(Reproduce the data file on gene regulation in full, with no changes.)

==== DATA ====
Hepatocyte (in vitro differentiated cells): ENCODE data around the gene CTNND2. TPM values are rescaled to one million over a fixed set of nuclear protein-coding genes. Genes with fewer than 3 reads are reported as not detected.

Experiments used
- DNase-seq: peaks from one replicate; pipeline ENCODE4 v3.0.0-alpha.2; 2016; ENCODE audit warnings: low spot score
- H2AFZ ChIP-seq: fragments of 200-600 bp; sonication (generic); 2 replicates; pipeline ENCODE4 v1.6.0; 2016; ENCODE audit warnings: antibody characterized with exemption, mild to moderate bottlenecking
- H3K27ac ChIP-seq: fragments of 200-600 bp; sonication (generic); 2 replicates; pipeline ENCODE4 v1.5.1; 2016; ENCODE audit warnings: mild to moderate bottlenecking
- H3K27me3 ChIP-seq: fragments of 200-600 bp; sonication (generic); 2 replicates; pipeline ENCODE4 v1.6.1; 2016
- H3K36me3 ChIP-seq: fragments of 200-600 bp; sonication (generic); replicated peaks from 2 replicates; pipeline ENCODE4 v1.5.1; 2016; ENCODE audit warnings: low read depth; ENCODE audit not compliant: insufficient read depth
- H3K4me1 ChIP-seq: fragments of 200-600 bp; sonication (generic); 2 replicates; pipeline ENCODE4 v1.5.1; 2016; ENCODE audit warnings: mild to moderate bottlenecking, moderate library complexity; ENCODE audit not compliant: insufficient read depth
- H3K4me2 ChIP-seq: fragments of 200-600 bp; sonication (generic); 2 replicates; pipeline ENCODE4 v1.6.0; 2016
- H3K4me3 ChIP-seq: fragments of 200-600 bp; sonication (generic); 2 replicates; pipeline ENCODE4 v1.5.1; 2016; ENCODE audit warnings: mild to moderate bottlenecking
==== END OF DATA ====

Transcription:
Hepatocyte (in vitro differentiated cells): ENCODE data around the gene CTNND2. TPM values are rescaled to one million over a fixed set of nuclear protein-coding genes. Genes with fewer than 3 reads are reported as not detected.

Experiments used
- DNase-seq: peaks from one replicate; pipeline ENCODE4 v3.0.0-alpha.2; 2016; ENCODE audit warnings: low spot score
- H2AFZ ChIP-seq: fragments of 200-600 bp; sonication (generic); 2 replicates; pipeline ENCODE4 v1.6.0; 2016; ENCODE audit warnings: antibody characterized with exemption, mild to moderate bottlenecking
- H3K27ac ChIP-seq: fragments of 200-600 bp; sonication (generic); 2 replicates; pipeline ENCODE4 v1.5.1; 2016; ENCODE audit warnings: mild to moderate bottlenecking
- H3K27me3 ChIP-seq: fragments of 200-600 bp; sonication (generic); 2 replicates; pipeline ENCODE4 v1.6.1; 2016
- H3K36me3 ChIP-seq: fragments of 200-600 bp; sonication (generic); replicated peaks from 2 replicates; pipeline ENCODE4 v1.5.1; 2016; ENCODE audit warnings: low read depth; ENCODE audit not compliant: insufficient read depth
- H3K4me1 ChIP-seq: fragments of 200-600 bp; sonication (generic); 2 replicates; pipeline ENCODE4 v1.5.1; 2016; ENCODE audit warnings: mild to moderate bottlenecking, moderate library complexity; ENCODE audit not compliant: insufficient read depth
- H3K4me2 ChIP-seq: fragments of 200-600 bp; sonication (generic); 2 replicates; pipeline ENCODE4 v1.6.0; 2016
- H3K4me3 ChIP-seq: fragments of 200-600 bp; sonication (generic); 2 replicates; pipeline ENCODE4 v1.5.1; 2016; ENCODE audit warnings: mild to moderate bottlenecking